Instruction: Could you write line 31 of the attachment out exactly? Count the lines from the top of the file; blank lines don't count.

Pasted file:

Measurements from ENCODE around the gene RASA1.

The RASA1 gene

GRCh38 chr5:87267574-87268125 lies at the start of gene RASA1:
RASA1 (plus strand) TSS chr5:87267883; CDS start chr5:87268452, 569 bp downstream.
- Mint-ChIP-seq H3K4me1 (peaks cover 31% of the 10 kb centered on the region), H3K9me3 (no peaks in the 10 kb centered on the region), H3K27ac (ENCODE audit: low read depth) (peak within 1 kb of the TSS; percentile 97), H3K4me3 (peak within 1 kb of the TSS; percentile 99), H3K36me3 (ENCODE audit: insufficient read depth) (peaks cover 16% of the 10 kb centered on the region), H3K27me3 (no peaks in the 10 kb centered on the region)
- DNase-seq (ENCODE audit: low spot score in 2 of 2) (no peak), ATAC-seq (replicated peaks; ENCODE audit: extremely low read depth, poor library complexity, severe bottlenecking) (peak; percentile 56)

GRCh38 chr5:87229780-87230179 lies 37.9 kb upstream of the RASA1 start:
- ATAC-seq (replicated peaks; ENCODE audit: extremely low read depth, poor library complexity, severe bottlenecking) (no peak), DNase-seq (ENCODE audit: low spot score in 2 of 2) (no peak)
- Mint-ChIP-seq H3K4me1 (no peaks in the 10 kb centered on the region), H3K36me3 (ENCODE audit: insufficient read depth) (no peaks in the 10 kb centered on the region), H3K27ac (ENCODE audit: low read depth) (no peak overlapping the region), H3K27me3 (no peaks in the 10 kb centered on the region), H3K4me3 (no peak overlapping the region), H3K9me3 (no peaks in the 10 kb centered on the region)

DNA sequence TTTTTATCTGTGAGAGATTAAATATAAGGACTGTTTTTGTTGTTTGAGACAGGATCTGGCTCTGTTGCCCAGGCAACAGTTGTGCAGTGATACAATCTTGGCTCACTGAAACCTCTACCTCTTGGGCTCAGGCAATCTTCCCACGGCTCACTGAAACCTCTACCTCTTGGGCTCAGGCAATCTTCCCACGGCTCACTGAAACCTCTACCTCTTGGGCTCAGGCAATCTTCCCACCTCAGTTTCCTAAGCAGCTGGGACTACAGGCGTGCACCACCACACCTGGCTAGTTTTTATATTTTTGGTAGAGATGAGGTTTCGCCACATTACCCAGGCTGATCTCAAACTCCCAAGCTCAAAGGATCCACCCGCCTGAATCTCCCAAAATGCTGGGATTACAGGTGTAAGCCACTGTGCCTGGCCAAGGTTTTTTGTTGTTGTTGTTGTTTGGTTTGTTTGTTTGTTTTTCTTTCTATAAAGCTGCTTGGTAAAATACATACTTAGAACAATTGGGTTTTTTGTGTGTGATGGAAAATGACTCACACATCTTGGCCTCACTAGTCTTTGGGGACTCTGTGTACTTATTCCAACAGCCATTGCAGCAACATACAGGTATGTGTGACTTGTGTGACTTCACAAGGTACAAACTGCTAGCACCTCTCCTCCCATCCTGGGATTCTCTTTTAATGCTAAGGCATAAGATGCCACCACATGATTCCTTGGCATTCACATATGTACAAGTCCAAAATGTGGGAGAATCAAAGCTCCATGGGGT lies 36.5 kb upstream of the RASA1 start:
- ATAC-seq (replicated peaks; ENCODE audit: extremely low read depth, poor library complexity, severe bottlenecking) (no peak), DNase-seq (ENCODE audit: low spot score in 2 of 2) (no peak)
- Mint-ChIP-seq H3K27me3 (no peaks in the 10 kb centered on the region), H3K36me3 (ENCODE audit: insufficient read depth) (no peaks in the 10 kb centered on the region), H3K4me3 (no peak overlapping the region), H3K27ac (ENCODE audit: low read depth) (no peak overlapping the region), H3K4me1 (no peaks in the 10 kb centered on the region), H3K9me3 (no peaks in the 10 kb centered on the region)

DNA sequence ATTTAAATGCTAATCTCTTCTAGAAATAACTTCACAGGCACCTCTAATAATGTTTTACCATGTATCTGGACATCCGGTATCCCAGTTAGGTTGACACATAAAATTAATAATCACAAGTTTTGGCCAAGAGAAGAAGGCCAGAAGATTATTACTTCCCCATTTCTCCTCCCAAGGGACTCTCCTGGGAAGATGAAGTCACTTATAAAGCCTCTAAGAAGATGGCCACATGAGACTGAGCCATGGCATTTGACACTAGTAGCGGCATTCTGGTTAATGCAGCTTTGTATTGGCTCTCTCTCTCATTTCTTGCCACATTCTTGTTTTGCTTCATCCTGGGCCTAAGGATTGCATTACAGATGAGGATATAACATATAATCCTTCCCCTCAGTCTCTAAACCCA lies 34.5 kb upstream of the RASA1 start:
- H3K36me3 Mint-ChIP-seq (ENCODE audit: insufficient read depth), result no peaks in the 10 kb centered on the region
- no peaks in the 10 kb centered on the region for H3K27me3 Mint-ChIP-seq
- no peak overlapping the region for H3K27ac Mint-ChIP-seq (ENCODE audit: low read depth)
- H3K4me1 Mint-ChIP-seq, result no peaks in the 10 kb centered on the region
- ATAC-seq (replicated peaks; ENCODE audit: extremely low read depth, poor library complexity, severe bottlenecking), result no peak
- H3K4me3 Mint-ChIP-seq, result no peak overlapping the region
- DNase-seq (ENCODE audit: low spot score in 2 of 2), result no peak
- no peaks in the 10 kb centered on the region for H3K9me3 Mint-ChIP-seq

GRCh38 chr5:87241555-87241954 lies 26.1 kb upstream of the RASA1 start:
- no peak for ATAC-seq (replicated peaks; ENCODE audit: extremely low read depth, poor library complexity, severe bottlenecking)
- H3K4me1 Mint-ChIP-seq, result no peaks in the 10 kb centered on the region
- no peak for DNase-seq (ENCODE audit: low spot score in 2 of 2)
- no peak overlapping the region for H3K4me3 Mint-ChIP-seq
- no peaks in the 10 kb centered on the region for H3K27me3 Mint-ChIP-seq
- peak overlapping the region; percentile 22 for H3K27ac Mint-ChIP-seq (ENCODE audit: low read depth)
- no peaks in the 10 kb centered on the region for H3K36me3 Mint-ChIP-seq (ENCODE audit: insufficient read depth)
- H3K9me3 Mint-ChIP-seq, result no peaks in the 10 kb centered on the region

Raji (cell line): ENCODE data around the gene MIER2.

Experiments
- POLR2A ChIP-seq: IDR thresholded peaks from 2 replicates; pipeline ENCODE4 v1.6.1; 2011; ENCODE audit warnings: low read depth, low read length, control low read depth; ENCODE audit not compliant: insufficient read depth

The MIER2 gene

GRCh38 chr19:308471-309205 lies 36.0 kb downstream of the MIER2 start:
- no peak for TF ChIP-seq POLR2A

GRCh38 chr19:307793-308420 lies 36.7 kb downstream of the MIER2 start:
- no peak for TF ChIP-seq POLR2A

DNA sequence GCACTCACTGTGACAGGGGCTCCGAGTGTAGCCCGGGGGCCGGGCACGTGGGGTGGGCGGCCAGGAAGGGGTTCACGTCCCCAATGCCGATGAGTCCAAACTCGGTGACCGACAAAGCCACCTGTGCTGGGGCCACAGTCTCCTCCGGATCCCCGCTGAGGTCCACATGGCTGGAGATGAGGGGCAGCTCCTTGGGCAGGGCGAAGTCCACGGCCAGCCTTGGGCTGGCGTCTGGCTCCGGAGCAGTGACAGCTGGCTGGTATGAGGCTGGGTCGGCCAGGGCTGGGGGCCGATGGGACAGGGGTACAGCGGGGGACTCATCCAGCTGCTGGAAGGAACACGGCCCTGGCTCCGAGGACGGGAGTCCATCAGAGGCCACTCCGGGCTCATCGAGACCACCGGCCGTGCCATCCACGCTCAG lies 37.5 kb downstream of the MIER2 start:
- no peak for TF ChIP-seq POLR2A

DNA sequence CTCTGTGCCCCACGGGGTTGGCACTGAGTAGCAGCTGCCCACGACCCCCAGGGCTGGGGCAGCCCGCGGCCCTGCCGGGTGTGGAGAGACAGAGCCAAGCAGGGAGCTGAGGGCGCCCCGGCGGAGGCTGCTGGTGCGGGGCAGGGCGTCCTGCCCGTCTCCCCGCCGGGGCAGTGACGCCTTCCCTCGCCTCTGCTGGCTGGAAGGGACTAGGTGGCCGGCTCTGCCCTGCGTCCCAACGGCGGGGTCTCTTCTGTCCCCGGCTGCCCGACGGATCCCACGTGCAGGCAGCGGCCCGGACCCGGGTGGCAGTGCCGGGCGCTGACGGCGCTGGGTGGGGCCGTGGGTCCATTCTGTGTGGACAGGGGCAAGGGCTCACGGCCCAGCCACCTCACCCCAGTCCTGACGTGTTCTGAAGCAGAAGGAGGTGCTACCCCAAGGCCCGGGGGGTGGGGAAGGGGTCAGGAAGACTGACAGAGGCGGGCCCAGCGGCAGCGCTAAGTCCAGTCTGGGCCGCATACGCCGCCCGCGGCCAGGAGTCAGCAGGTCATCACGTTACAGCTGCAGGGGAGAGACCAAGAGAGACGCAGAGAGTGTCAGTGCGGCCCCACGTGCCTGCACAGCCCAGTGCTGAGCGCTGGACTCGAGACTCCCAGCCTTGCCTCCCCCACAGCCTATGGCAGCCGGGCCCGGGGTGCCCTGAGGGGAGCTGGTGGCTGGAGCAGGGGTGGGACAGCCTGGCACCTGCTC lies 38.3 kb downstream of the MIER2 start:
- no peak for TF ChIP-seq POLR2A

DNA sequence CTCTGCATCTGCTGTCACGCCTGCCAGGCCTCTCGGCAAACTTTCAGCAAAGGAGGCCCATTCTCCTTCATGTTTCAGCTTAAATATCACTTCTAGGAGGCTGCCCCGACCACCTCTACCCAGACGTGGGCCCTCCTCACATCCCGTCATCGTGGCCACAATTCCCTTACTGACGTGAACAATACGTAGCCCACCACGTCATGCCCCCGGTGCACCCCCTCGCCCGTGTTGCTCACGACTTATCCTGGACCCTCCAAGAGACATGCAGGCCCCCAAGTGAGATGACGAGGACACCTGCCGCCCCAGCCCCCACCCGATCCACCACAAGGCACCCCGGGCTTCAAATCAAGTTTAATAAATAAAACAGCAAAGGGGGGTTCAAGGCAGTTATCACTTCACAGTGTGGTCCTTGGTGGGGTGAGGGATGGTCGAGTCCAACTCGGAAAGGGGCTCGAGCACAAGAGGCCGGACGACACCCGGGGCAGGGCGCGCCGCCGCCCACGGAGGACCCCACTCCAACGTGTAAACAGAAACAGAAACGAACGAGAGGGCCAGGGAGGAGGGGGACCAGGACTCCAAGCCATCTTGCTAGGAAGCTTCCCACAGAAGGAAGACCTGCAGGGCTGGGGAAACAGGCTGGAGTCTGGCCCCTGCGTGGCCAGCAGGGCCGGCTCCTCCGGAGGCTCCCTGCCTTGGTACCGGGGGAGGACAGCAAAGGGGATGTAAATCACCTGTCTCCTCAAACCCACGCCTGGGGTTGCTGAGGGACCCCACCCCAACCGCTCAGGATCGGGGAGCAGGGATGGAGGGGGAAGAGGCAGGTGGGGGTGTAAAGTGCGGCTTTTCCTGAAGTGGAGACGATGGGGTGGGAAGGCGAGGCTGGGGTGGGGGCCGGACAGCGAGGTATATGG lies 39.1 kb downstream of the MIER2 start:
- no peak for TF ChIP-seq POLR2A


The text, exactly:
Raji (cell line): ENCODE data around the gene MIER2.